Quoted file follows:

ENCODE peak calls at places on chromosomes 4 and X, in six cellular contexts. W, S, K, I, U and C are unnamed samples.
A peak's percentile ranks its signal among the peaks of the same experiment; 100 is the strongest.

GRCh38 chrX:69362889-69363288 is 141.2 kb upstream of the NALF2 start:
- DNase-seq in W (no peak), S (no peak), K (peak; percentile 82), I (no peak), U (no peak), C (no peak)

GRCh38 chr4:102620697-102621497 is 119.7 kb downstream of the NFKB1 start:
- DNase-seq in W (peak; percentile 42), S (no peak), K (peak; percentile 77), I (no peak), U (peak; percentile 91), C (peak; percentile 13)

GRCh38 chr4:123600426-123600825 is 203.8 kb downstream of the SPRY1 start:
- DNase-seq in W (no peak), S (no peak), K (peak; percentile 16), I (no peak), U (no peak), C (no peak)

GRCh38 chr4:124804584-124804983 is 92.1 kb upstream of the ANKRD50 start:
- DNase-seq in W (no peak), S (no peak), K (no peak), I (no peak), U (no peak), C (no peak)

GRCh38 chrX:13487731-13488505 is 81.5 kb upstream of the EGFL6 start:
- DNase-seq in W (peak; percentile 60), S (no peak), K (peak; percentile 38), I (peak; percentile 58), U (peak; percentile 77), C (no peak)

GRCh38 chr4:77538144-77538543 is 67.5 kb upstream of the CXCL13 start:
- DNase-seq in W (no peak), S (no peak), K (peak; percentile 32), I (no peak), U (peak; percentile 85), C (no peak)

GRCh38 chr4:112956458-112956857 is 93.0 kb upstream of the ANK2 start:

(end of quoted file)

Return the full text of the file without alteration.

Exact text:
ENCODE peak calls at places on chromosomes 4 and X, in six cellular contexts. W, S, K, I, U and C are unnamed samples.
A peak's percentile ranks its signal among the peaks of the same experiment; 100 is the strongest.

GRCh38 chrX:69362889-69363288 is 141.2 kb upstream of the NALF2 start:
- DNase-seq in W (no peak), S (no peak), K (peak; percentile 82), I (no peak), U (no peak), C (no peak)

GRCh38 chr4:102620697-102621497 is 119.7 kb downstream of the NFKB1 start:
- DNase-seq in W (peak; percentile 42), S (no peak), K (peak; percentile 77), I (no peak), U (peak; percentile 91), C (peak; percentile 13)

GRCh38 chr4:123600426-123600825 is 203.8 kb downstream of the SPRY1 start:
- DNase-seq in W (no peak), S (no peak), K (peak; percentile 16), I (no peak), U (no peak), C (no peak)

GRCh38 chr4:124804584-124804983 is 92.1 kb upstream of the ANKRD50 start:
- DNase-seq in W (no peak), S (no peak), K (no peak), I (no peak), U (no peak), C (no peak)

GRCh38 chrX:13487731-13488505 is 81.5 kb upstream of the EGFL6 start:
- DNase-seq in W (peak; percentile 60), S (no peak), K (peak; percentile 38), I (peak; percentile 58), U (peak; percentile 77), C (no peak)

GRCh38 chr4:77538144-77538543 is 67.5 kb upstream of the CXCL13 start:
- DNase-seq in W (no peak), S (no peak), K (peak; percentile 32), I (no peak), U (peak; percentile 85), C (no peak)

GRCh38 chr4:112956458-112956857 is 93.0 kb upstream of the ANK2 start: